The Lockdown in Cameroon Gone Rogue
Editors Note: The crisis in Cameroon has caused immeasurable contradictions for the people of the country. African women who depended on freedom of mobility, in order to work, have been trapped hiding in the bush as the rates of brutality has escalated among the population; including rape and molestation of African women and girls. While this article does not bring out the woman question, it provides a political analysis of what is happening on the ground that forces the aforementioned conditions that has deepened the misery of the people.
From February 5th to February 14th the Northwest and Southwest regions of Cameroon was under a lockdown initiated by the Ambazonia interim government. The Republic of Ambazonia (aka Amba Land) is a self-declared state consisting of the English speaking regions of Cameroon that want to separate from the dominant French speaking Cameroon.
For the past twenty-five years, sectors of the African petite bourgeoisie in the French and English speaking regions have been in contention with one another. The primary criticism from the English speaking sector being that they are denied access to the larger social and political arena dominated by the French speaking Cameroonian government.
The contradiction came to a head in 2017 when neither sector of the petite bourgeoisie would concede to each others demands.
Since then, the country has been entangled in a ongoing crisis that has killed and displaced hundreds; mostly in the English speaking regions.
The Lockdown causes crisis for the African poor and working class
While the reason for the lockdown was not clearly stated, we understand that the goal was to destabilize the government and its activities in specific areas of the country.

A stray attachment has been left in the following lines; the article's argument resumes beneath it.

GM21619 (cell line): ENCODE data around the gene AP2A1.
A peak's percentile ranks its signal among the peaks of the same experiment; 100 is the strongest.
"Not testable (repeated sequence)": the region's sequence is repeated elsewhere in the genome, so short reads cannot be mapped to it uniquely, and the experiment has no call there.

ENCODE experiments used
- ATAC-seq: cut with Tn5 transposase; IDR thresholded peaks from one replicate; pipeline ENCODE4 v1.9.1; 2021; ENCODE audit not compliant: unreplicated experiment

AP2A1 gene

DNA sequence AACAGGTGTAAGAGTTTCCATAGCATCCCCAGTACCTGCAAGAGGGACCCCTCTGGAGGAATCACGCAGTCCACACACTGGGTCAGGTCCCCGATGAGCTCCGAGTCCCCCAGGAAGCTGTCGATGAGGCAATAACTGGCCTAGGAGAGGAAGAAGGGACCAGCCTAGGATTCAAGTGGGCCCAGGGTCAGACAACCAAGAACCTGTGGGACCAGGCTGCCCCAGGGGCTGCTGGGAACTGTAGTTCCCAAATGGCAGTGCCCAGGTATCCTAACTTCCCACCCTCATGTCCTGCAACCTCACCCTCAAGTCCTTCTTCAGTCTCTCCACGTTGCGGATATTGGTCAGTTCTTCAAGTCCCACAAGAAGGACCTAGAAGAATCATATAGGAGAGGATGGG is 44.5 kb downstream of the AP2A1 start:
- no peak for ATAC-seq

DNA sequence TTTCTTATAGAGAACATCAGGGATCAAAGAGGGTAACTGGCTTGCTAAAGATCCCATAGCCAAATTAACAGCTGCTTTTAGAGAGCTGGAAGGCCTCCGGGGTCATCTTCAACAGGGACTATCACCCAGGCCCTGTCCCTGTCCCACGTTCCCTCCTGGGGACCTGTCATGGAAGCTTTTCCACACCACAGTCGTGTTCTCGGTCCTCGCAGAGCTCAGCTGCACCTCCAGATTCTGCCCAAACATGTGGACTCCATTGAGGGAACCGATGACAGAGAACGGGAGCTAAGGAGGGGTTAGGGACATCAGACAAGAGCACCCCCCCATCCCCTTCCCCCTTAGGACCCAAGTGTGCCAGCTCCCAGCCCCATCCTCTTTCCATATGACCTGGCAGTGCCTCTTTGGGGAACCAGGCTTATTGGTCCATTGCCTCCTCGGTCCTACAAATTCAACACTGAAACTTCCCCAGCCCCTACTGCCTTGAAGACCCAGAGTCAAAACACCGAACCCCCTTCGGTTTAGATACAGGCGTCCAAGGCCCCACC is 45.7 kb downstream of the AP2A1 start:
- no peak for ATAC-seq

During the lockdown all sorts of activities were banned as a way to undermine National Youth Day on February 11th, which is also the anniversary of the United Nations sponsored 1961 plebiscite which forced the unification of the British ruled and French ruled regions of Cameroon, locally referred to as La Republique.
The Ambazonian consortium of the English regions, have on several occasions, opposed celebrating this as a national day on the grounds that they were not well respected and acknowledged by the current government. Thus, the prerequisite was to put a halt on this day.
On Wednesday the 6th of February, a mass arrest of citizens was carried out by the state defense forces whom are assumed to be the security of its citizens. Women were molested and sexually violated and there was about fifty young men who were forcefully taken from their rooms. As of this writing, little is known about their status or the health condition of the abused women.
One can then conclude, without fear of contradiction, that though the reason behind the lockdown was not clearly stated, it endangered the lives of the poor and working class population.
There is a cry for justice and the application of the international law throughout the cities which have gone unanswered by the United Nations and the African Union.
The Crisis in Cameroon is a crisis caused by imperialism